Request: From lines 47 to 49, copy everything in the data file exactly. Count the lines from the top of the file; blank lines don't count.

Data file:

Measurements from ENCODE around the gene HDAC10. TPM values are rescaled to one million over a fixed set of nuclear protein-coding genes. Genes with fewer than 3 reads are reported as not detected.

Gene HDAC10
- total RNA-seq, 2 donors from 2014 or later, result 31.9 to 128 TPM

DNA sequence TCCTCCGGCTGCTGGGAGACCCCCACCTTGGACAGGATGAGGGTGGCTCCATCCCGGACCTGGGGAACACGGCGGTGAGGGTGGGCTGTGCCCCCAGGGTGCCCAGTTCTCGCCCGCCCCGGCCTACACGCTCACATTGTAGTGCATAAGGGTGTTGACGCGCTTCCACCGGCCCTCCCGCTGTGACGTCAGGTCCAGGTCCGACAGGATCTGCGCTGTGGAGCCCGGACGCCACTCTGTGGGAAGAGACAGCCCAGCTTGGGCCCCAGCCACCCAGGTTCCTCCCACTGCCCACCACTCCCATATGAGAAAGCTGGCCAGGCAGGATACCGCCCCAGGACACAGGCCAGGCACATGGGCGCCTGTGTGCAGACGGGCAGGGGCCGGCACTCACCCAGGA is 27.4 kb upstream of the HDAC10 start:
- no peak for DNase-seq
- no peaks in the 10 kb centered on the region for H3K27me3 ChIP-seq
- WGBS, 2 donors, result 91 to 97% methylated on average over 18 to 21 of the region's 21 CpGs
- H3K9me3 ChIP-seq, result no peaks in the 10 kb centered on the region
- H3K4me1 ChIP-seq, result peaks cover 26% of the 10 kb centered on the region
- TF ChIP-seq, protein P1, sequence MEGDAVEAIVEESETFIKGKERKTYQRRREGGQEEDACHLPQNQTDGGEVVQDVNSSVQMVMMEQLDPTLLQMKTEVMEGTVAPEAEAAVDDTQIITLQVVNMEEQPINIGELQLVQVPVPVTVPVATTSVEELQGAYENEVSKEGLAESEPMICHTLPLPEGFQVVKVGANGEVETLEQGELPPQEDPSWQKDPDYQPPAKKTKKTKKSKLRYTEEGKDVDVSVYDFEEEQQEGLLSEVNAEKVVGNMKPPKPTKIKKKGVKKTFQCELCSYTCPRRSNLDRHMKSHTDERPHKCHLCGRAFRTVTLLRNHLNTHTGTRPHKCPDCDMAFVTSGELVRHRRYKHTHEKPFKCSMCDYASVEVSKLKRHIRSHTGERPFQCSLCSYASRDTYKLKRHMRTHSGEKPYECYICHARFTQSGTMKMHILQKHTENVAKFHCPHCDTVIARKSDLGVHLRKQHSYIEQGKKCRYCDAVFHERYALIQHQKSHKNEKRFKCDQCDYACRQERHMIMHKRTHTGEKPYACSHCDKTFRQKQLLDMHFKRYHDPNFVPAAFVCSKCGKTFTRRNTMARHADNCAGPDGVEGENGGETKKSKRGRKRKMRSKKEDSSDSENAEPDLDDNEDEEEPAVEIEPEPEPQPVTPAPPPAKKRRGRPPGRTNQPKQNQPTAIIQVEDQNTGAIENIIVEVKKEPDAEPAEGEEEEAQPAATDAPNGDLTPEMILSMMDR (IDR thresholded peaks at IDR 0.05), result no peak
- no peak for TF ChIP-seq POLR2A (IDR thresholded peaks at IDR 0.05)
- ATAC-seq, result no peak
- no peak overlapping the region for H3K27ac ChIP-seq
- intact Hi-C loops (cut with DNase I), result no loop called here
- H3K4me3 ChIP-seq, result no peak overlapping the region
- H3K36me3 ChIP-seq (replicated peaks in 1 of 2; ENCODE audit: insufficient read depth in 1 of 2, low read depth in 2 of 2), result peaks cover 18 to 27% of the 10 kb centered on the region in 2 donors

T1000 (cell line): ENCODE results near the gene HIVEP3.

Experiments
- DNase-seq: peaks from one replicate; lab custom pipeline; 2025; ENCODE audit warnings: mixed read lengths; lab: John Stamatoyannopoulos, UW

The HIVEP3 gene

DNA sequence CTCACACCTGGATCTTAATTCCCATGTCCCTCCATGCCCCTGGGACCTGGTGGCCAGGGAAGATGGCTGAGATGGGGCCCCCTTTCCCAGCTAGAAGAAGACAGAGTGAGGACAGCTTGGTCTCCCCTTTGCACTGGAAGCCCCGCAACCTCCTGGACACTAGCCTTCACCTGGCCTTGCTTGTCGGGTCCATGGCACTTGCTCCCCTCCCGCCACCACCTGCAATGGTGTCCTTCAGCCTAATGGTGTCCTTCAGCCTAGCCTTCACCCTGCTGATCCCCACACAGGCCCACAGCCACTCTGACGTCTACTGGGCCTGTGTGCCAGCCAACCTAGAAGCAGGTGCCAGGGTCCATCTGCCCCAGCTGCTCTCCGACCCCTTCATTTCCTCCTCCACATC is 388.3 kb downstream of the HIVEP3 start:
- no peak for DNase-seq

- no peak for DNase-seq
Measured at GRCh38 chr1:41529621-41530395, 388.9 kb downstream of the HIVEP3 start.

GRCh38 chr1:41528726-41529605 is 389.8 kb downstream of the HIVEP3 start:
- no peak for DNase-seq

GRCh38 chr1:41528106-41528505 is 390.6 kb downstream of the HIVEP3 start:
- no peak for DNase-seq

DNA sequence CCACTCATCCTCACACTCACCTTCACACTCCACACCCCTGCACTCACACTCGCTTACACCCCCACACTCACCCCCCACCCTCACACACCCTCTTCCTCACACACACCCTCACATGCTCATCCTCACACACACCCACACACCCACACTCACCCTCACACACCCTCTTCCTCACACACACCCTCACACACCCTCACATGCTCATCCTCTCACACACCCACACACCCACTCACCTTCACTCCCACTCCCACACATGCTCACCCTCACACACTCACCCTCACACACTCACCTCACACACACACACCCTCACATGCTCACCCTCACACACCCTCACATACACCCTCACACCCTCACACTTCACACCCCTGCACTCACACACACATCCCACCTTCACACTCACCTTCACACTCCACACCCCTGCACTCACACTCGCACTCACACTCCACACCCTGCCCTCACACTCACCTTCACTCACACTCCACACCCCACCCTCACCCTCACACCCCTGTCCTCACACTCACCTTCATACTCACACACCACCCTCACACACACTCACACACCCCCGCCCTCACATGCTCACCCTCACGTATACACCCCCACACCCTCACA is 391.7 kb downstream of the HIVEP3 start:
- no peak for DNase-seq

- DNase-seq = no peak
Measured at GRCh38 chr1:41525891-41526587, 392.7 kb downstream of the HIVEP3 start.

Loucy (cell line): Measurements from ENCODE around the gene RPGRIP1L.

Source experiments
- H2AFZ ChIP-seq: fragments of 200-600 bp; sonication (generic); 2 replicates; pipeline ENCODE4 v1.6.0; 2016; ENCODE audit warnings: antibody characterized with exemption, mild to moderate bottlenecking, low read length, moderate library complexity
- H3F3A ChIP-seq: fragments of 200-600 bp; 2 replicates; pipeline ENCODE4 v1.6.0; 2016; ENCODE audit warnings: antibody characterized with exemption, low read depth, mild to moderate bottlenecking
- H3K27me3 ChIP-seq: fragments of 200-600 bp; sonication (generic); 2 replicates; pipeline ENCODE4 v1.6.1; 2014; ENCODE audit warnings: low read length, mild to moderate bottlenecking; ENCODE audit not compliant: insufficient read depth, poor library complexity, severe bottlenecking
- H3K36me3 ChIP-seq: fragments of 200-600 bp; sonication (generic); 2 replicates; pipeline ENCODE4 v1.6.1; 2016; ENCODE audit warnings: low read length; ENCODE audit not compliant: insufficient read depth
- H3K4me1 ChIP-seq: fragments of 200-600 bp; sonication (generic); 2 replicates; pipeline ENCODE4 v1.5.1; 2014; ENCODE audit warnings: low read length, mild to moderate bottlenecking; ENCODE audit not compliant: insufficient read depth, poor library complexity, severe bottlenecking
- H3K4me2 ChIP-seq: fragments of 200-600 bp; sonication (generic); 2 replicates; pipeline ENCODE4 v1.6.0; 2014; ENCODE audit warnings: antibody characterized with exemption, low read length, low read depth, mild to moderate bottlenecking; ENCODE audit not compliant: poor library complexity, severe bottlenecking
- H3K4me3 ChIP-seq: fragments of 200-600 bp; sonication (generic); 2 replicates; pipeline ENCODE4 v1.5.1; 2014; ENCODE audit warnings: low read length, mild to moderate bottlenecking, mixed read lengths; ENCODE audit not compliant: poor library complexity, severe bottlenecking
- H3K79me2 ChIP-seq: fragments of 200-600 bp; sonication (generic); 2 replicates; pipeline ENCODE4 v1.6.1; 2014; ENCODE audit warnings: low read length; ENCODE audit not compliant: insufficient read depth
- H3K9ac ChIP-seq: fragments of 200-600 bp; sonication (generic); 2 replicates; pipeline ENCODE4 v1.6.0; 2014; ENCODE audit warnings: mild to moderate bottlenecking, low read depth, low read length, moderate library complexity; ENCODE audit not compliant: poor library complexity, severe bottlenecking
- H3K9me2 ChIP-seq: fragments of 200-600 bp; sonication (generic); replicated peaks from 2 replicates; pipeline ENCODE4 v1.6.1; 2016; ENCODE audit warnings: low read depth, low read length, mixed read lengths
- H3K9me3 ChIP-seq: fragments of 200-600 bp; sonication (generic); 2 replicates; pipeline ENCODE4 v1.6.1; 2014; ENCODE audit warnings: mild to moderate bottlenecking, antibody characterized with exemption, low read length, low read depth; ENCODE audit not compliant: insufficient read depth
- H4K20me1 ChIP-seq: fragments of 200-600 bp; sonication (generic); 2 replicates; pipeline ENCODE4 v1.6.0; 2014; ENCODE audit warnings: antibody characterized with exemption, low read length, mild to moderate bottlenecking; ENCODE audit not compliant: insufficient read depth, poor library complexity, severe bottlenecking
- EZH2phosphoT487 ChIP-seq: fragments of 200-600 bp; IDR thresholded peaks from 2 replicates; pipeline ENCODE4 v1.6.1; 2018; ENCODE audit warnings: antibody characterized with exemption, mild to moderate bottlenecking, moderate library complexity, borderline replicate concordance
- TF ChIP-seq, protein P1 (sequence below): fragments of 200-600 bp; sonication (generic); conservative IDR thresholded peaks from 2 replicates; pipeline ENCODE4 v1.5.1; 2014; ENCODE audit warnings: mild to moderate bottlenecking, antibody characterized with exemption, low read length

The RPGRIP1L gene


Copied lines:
- EZH2phosphoT487 ChIP-seq: fragments of 200-600 bp; IDR thresholded peaks from 2 replicates; pipeline ENCODE4 v1.6.1; 2018; ENCODE audit warnings: antibody characterized with exemption, mild to moderate bottlenecking, moderate library complexity, borderline replicate concordance
- TF ChIP-seq, protein P1 (sequence below): fragments of 200-600 bp; sonication (generic); conservative IDR thresholded peaks from 2 replicates; pipeline ENCODE4 v1.5.1; 2014; ENCODE audit warnings: mild to moderate bottlenecking, antibody characterized with exemption, low read length

The RPGRIP1L gene